3-D surface seismic data has many useful features that include fine sampling, better resolution, better and accurate visualization and volume interpretation of structural and stratigraphic features. All these help in providing a vivid picture of the geologic features in the subsurface. These characteristic qualities of 3D seismic data, coupled with the fact that 3-D prestack time or depth migration yield accurate imaging of subsurface features, represent sufficient ground and reason to expect AVO analysis to be carried out on 3-D data.

Figure 1 shows a generic AVO flow that is used on prestack data, especially for stratigraphic objectives. After the data has been put through an AVO friendly processing (that restores true amplitudes) supergathers (gathers generated by collecting traces from adjacent CMPs) and Ostrander gathers (gathers generated from supergathers by stacking traces with similar offset intervals) are generated. Next, AVO attribute pairs are extracted, such as Rp and Rs or intercept and gradient, etc.

Fig. 01
Figure 1. A generic AVO flow for stratigraphic objectives.

While interpretation can be directly carried out on the intercept and gradient attributes, Rp and Rs attributes are put through impedance inversion and extraction of LMR (Lambda-Mu-Rho) attributes which are then interpreted. Such a processing flow is followed for 2-D as well as 3-D datasets without differentiation though there are more traces in a 3-D dataset than a 2-D dataset.

However, there are many differences between the two. A comprehensive study was conducted at Arcis to investigate such differences and explore for ways to improve 3-D AVO analysis. The impact of the geometry of a 3D dataset is being reported in this paper.

Fig. 02
Figure 2. Example of fold (indicated in blue) versus offset (indicated in red) distribution in a 3-D dataset. Foldage is low at near and far offsets.

For 2-D surface seismic data, the fold and offset are usually found to have a one-to-one correlation. Unfortunately, this is not true for most 3-D seismic datasets. Figure 2 shows some gathers from a 3-D dataset, where the offset variation is shown in red and the fold variation in blue. One notices at a glance that for near and far offsets, the coverage is low and traces with intermediate offsets dominate the overall coverage in this set of gathers. It is advisable to try and understand the impact of such a variation of coverage with offset on the extraction of AVO attributes.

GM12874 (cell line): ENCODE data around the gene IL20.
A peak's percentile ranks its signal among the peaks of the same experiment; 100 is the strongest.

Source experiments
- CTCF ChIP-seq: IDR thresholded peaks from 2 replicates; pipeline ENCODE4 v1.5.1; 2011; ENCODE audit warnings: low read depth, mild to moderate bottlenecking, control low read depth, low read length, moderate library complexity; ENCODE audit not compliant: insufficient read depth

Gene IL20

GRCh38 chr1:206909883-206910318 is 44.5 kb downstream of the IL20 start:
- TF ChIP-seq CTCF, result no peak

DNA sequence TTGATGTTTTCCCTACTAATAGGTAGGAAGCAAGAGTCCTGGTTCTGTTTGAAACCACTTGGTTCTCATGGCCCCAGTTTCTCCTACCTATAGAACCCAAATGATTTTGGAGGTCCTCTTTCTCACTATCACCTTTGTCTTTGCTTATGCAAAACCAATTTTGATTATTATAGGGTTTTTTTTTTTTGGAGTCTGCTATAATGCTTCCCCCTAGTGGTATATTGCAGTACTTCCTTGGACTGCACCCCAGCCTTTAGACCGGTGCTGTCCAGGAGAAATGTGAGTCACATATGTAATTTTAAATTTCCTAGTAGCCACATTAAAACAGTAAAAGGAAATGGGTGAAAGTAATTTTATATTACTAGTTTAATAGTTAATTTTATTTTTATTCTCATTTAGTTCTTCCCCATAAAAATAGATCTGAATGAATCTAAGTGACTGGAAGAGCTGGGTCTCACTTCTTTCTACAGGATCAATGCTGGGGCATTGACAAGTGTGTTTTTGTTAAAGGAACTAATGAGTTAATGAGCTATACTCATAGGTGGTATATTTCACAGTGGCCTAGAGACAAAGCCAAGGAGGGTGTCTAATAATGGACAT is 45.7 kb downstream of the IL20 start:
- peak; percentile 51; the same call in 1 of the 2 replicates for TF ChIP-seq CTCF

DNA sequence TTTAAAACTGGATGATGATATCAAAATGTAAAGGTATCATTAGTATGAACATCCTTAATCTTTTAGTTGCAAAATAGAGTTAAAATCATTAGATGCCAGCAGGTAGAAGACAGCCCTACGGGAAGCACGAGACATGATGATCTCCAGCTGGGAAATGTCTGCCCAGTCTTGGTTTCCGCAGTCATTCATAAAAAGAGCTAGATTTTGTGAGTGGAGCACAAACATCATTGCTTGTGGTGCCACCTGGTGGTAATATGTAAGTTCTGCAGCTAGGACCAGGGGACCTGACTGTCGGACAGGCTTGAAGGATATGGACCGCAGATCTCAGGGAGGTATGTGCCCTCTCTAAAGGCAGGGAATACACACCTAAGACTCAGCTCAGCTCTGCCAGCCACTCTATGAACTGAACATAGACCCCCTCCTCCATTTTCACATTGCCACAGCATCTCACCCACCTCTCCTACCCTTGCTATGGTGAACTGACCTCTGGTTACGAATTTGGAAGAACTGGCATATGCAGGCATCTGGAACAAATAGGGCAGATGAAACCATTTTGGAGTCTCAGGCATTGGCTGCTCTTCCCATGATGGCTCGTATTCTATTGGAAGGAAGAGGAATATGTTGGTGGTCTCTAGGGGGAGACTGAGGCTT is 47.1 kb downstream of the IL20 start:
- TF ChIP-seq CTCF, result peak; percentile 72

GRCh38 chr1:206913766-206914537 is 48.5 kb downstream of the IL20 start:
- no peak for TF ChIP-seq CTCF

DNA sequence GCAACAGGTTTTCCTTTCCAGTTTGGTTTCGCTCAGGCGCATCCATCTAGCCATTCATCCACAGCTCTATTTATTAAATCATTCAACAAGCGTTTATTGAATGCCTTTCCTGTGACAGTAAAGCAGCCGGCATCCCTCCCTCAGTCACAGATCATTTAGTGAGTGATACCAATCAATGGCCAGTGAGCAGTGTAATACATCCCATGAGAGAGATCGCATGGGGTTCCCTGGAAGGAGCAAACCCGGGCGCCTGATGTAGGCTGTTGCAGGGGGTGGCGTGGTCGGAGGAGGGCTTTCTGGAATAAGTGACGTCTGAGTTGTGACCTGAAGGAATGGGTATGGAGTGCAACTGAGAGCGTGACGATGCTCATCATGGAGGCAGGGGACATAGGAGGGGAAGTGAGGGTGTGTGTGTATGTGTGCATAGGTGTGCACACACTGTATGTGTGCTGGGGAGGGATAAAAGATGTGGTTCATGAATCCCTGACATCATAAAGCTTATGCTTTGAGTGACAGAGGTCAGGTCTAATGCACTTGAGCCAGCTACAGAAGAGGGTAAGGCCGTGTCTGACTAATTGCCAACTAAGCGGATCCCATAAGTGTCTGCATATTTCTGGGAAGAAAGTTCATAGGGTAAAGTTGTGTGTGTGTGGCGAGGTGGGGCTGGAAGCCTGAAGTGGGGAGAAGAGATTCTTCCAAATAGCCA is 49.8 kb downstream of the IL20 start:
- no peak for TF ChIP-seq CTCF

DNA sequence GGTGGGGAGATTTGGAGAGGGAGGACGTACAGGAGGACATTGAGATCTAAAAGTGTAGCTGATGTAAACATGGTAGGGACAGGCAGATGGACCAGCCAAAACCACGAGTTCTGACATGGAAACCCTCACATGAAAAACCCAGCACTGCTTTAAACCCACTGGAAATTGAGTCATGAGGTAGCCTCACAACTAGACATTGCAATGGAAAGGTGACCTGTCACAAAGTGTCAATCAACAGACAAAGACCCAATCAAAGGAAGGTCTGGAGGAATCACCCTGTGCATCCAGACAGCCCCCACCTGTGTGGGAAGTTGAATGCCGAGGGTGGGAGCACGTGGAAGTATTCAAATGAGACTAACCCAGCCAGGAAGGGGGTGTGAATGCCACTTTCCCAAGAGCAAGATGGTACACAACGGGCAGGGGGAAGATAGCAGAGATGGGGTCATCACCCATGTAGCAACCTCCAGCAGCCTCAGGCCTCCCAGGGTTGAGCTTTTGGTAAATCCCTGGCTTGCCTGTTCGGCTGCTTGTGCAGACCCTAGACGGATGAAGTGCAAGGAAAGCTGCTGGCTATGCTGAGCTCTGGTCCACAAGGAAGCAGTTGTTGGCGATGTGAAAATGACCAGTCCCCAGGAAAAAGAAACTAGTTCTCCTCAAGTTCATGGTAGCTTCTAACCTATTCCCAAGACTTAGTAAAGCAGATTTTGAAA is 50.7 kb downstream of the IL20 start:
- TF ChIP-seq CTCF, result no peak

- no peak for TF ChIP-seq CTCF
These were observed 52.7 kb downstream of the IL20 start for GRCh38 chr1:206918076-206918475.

Investigation on synthetic data

To investigate this, synthetic gathers were generated using log data as input. Figure 3 shows the log curves and an angle domain gather generated from them. Two gathers were generated with the same number of traces in each and 0-30 degree angle coverage , but their fold distributions were different, more like 3-D and 2-D and indicated as A and B and shown in Figure 4. Random noise was added to these two gathers. These gathers represent the supergathers in real seismic data, and so for convenience we refer to them as 3-D and 2-D supergathers. Next, Ostrander gathers were generated from the two supergathers by stacking traces with the same angle into a single trace.

Fig. 03
Figure 3. A synthetic gather (right) generated from the log curves shown to the left.

As the objective is to understand the effect of this variation of coverage with offset on AVO attributes, P-reflectivity (Rp) and S-reflectivity (Rs) were extracted from the gathers using Fatti’s approximation and least-squares fitting, and the results were compared.

Fig. 04a Fig. 04b
Figure 4. Fold distribution shown for the 3-D and 2-D supergathers as well as for the Ostrander gathers derived there from.

Figure 5 shows two panels; the left panel compares the S-reflectivity extracted from the different gathers, while the right panel compares the P-reflectivity. Trace 1 represents the true answer, trace 2 is from 3-D supergather, trace 3 is from the Ostrander gather, trace 4 is from the Ostrander gather with weights based on the local fold applied in a least squares sense, trace 5 is from the 2-D supergather and trace 6 from 2- D Ostrander gather.

Fig. 05
Figure 5. Comparison of P-reflectivity and S-reflectivity extraction from different supergathers and Ostrander gathers.

Left panel comparison: Comparing traces 2 and 5, one notices that 2-D supergather appears to be more reliable. Comparing traces 2, 3 and 4, Ostrander gathers on 3-D appears worse than the supergather. However, the weighted Ostrander gather tends to improve the result. For the 2-D case, only subtle differences can be noticed.

Right panel comparison: Comparison of the different P-reflectivity traces shows that they all look quite similar, with the exception of trace 3, corresponding to Rp extracted directly from 3-D Ostrander gather.